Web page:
Alois Brunner, the officer responsible for the death of 130 thousand Jews, has spent his last years locked up in a basement cellar in Damascus, where he languished in dingy conditions, according to an investigation published on Wednesday, 11, by the French magazine “XXI

The story, endorsed by specialists in the area, attempts to solve the mystery around Brunner, the nazi who commanded the internment camp of drancy, from where French Jewish prisoners were sent to extermination camps.

Life after the war

The war criminal, originally from Austria, escaped from Germany to Egypt at the end of World War II (1939 – 1945) with a passport under the name of Georg Fischer.

There, he got involved in a movement for the independence of Algeria before moving to Syria.

In Damascus, Brunner collaborated with the Secret Service, transferring interrogation methods – and torture – developed by German Nazis. According to reports, he survived a bomb blast, in which he lost an eye and four fingers.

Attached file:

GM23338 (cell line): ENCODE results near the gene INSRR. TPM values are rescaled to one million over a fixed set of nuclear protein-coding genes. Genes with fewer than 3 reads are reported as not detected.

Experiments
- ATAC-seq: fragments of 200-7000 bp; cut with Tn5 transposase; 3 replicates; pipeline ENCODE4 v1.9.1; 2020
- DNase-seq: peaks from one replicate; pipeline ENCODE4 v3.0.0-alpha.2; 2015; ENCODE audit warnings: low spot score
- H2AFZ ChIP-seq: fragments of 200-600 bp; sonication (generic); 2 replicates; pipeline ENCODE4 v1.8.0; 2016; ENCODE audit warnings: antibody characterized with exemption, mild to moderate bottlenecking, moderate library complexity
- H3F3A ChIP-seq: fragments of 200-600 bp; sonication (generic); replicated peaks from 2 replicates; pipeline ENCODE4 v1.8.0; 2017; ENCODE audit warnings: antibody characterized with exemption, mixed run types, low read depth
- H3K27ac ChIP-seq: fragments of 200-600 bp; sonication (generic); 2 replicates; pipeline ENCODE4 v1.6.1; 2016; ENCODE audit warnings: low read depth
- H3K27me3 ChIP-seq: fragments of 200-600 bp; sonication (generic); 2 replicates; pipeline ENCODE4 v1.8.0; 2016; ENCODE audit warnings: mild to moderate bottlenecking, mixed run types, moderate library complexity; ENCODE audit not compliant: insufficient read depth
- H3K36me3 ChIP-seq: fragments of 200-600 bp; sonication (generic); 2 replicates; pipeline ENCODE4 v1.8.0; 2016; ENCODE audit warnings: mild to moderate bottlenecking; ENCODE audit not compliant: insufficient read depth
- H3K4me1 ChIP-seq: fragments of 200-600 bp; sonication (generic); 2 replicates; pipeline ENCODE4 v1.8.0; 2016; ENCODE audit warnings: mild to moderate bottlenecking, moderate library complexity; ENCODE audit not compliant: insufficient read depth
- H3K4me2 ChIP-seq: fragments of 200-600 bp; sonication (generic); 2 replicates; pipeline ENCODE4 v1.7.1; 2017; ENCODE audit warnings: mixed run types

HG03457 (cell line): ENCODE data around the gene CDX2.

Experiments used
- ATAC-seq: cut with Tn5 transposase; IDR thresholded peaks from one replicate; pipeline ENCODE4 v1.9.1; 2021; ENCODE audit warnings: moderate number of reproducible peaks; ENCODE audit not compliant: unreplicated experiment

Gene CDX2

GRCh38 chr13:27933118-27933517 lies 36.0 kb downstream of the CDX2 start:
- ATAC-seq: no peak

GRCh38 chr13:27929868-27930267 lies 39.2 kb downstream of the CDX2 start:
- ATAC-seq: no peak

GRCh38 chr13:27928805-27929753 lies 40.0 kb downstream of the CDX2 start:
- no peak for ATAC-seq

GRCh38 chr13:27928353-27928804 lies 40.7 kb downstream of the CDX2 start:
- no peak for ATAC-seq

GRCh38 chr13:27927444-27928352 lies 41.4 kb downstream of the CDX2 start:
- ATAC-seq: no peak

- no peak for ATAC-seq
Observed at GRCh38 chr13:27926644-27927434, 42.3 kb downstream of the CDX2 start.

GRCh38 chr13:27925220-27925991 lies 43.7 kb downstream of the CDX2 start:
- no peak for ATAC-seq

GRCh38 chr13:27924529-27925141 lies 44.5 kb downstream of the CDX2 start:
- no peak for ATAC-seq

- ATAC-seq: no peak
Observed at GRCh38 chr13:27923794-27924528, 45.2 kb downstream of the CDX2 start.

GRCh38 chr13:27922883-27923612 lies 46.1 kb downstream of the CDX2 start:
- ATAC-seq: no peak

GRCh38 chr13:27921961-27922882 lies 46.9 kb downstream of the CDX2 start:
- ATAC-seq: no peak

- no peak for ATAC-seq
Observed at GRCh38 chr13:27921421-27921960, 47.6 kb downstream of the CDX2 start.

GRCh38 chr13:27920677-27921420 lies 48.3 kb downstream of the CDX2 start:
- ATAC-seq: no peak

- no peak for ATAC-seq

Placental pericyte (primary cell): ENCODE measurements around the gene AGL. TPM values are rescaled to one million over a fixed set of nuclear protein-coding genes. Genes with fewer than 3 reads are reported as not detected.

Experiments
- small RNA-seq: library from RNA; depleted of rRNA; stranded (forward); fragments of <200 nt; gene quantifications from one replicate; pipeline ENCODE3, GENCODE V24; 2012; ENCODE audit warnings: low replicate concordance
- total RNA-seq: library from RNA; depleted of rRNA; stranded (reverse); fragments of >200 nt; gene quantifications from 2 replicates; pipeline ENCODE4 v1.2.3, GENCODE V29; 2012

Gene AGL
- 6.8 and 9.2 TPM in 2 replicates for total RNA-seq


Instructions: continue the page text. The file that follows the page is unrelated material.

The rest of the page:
There are, however, several gaps in the story, and no confirmation about the last few years of his life. Simon Wiesenthal Center, in Vienna, which monitors Nazis, has previously said that Brunner had passed away in 2010, in Syria.

Home Prison

XXI Magazine says, though, that the Austrian Nazi officer Alois Brunner was under a sort of home prison in Damascus after 1989, limited to a cellar in the underground area of his apartment, and that he died in 2001.

Brunner was, at the time, 89 years-old.

The French investigation was praised by the notorious Nazi hunter Serge Klarsfeld, according to AFP News Agency. The magazine interviewed former employees of the Syrian Secret Service. As reported by them, Brunner did not regret his crimes and died with anti-Semitic beliefs.

Home prison guards reported that he “suffered and cried a lot” in his last few years and that he could barely tend to himself. He was fed with military rations and had to choose between eggs and potatoes for his meals.

“We are glad to know that he has lived poorly,” affirmed Klarsfeld to AFP.